Can you talk about your instrument choices and what they bring to the music?
Adam: I think the orchestra is just a force that can harness great emotional power. You hear it through classical music, you hear it film scores and games and it is used a lot for that purpose. There are so many different colours you can explore with just the orchestra, to bring about that feeling of inspiration. I think Overwatch relies a lot on the brass section. You hear it on most tracks. This just automatically feels triumphant. Saying that though we definitely blend a lot of synthesised instruments, whether its synthesised tonal sounds or synthesised tonal sounds, that really helps sell the futuristic part of Overwatch, while also being inspirational. Synthesisers are also capable of so many different textures and sounds. Because we listened to such a wide range of music we’re inspired by so many different styles, we tried to blend things in interesting ways. I think that is part of what makes Overwatch sound like it does, we are not afraid to blend synthesisers and electronic beats with orchestra and also add traditional instruments into it. We put everything in the pot so to speak.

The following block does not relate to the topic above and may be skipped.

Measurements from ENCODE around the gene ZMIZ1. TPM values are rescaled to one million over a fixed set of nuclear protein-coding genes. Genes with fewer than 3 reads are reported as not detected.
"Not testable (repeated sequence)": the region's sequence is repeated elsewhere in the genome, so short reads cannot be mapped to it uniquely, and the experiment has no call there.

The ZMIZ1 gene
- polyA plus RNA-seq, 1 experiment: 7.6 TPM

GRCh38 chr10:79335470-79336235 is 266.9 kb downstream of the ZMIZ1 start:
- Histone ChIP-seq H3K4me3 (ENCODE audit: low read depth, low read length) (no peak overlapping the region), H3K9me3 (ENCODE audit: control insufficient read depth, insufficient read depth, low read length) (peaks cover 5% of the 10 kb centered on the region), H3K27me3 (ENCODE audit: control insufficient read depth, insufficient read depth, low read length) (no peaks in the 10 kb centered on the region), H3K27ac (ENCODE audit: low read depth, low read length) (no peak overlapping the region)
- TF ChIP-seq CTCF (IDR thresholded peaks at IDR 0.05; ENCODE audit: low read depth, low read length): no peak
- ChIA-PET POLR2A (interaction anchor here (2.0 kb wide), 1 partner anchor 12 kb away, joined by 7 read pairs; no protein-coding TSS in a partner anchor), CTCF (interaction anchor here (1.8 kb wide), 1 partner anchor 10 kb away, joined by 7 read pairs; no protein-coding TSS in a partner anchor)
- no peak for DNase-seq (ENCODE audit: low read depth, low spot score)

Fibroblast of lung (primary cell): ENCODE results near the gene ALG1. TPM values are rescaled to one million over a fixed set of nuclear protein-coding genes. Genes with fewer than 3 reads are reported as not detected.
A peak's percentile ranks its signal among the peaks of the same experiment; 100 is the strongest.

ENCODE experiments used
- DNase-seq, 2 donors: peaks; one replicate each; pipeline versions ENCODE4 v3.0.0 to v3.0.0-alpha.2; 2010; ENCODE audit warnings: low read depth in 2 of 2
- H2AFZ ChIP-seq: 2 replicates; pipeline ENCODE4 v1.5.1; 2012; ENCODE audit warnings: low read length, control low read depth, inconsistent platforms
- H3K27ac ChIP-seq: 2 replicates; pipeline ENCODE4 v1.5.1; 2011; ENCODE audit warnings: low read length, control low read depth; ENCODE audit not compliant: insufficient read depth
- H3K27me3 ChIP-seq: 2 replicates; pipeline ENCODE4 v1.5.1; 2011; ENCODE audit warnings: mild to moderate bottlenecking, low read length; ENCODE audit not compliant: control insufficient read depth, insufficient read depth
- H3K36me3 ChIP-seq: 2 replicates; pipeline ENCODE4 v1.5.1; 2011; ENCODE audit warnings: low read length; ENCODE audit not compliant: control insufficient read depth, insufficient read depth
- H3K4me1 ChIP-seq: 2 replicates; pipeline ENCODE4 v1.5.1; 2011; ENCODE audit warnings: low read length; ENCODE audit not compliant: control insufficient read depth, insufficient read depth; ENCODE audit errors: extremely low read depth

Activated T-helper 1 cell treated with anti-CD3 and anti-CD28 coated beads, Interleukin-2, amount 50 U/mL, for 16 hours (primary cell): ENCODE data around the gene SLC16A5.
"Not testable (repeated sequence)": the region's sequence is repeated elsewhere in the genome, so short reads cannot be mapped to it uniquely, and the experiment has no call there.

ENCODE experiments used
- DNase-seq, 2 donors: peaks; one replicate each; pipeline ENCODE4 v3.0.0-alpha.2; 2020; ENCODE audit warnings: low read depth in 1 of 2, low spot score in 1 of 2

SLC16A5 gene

Derek: The orchestral element pushes the emotional buttons. It has that history. If you think back to the museum, that very first opening cinematic, we had talked about doing that moment when Tracer walked up to the boy on piano. We tried that on the synthesiser. We’re introducing this franchise it has to be modern, but there’s nothing that is going to tap into your heartstrings the same way the piano does. The piano has hundreds of years into our consciousness.